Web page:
In response to Janine's post on mobile money in Mongolia, David Lembo from the zzzeitgeist blog expresses some concern: "One question worth considering - do all these development finance programs (mobile banking, microfinance, crop insurance) get a free pass on regulation because they are seen as helping the poor? I sure hope not..."
access to finance
Mohammad Amin gave us a post on new results from a survey of informal firms. Good data from informal firms is indeed an exciting innovation.
I want to focus on his results from Côte d'Ivoire. It turns out that 95% of informal firms in Côte d'Ivoire believe that their access to credit would improve if they became formal firms. This result prompts Mohammad to ask “why don’t firms register then?”
To reduce the enormous backlog of court cases, Pakistan enacted the “Access to Justice Programme” in 2002. Case-flow management techniques were taught to judges in 6 pilot districts out of 117, with the aim of facilitating rapid case disposal. Beyond this immediate aim, a more efficient judiciary can also have important economic effects by, for example, providing more secure property rights and better enforcement of creditor rights.
And now for a more positive example of Dev 2.0 in action. Giulio Quaggiotto pointed me to a very cool use of technology in the service of private sector development - weather insurance via SMS. According to Eric Seuret of 3S Mobile, SMS technology has sufficiently brought down the cost of providing insurance for farmers in Kenya against droughts to make it a viable business model. (Apologies for the cheesy intro music - you can safely skip over the first 20 seconds.)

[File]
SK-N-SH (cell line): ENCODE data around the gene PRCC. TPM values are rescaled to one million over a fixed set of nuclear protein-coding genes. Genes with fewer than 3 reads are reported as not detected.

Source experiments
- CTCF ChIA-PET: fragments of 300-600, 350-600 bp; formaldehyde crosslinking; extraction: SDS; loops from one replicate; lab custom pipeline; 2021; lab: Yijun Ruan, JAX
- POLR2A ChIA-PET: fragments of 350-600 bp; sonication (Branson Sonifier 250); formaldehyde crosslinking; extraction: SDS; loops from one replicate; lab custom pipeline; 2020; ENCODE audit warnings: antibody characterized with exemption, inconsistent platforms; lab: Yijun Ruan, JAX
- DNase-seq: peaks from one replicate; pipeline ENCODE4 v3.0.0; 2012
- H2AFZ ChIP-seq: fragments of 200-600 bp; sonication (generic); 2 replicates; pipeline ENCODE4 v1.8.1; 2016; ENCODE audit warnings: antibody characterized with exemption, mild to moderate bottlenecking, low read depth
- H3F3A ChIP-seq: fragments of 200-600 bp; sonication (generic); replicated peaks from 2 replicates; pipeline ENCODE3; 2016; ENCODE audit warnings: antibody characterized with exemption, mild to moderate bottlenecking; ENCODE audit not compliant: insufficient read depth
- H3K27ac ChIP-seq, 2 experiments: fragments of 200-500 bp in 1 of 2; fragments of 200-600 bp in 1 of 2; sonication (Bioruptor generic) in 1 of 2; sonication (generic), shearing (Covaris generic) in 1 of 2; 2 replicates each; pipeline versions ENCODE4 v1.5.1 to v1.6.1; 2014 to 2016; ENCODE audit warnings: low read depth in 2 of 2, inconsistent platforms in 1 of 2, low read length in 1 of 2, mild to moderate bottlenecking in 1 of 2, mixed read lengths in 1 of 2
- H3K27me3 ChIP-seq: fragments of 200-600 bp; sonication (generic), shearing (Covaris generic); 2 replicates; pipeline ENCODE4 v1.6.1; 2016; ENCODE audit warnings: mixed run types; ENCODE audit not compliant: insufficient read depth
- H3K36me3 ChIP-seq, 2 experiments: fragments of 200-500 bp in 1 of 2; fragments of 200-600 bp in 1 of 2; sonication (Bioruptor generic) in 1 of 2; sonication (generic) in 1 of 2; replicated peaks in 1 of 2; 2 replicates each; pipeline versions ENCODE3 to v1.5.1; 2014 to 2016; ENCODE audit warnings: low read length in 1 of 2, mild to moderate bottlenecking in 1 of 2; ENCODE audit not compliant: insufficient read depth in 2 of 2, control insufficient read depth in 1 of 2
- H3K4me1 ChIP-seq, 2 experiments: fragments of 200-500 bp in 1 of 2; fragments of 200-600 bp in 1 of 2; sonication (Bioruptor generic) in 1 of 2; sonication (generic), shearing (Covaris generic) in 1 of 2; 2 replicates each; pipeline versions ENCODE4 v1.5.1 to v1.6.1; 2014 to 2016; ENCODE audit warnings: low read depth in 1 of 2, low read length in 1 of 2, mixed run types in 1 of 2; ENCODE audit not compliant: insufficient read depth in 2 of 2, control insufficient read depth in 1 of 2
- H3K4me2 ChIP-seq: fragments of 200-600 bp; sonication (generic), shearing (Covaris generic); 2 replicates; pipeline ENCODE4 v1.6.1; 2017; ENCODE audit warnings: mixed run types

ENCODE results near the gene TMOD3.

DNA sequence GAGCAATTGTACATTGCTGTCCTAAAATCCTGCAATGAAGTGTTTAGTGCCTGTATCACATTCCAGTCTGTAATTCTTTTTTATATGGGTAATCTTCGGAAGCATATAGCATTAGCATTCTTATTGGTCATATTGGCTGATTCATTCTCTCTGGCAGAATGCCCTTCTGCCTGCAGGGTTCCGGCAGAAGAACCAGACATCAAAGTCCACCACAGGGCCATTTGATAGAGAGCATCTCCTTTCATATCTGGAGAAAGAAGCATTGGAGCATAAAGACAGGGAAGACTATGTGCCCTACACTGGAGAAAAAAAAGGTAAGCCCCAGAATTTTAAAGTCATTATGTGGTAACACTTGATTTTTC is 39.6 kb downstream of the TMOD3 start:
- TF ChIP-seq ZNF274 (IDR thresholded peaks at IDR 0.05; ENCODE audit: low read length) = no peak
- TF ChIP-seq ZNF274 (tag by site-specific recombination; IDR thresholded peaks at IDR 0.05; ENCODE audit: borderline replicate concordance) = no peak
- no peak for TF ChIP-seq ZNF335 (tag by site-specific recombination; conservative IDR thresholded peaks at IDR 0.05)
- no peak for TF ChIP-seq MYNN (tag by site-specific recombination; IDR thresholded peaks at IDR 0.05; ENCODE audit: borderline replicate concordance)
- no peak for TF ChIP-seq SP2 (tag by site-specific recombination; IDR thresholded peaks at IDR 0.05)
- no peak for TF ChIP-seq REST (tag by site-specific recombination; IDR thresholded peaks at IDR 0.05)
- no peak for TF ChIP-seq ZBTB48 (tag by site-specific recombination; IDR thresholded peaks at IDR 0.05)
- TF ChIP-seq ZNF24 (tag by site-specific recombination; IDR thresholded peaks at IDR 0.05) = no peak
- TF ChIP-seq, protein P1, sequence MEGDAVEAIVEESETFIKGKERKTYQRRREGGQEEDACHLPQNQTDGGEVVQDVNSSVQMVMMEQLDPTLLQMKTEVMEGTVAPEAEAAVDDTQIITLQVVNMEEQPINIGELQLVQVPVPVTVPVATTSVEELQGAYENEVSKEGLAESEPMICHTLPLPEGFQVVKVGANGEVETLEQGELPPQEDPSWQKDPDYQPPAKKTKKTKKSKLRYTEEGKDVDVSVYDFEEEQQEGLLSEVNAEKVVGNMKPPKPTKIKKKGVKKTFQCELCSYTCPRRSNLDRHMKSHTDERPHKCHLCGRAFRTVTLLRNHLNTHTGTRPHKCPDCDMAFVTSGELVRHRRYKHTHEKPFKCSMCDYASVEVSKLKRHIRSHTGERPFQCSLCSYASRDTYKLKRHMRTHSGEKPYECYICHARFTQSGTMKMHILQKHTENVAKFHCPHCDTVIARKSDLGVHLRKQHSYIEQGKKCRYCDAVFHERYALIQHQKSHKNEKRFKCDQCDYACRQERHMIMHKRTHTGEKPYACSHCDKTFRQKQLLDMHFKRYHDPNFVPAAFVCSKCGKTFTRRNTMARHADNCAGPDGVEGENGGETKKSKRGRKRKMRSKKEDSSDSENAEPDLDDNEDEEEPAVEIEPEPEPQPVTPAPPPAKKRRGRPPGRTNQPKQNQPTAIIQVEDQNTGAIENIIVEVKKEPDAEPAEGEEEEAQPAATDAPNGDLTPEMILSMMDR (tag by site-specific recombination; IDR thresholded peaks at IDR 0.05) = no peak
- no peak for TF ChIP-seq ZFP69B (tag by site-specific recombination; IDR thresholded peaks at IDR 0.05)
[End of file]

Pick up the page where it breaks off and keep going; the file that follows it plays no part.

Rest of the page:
In her book Dead Aid, aid critic Dambisa Moyo proclaims that the 2000s were the era of glamor aid. (Think Bono and Bob Geldof.) So what will the 2010s be? I think we already have an idea.
The Enterprise Surveys recently launched an ambitious project to survey informal firms around the globe. Results from three surveys conducted in Ivory Coast, Madagascar and Mauritius are now available. Informal firms surveyed were asked if getting registered would help them or not through better access to finance, raw materials, less bribes, etc.
Some studies such as Carter and Shaw (2006) show that the share of women among the self-employed is disproportionately small, that they run smaller businesses, that they are less likely to rely on venture capital and that their firms have lower debt-equity ratios. These differences in financing patterns could be due to two sorts of factors.
It goes without saying that rules, laws and regulations are meaningless if they are not enforced. Yet, the bulk of the literature on the effects of various laws is completely silent on the enforcement issue. The implicit assumption is that measures based on laws on the books are a reasonably good proxy for actual enforcement of laws and so an explicit reference to enforcement is not required. Is there any reason to think this is a plausible assumption?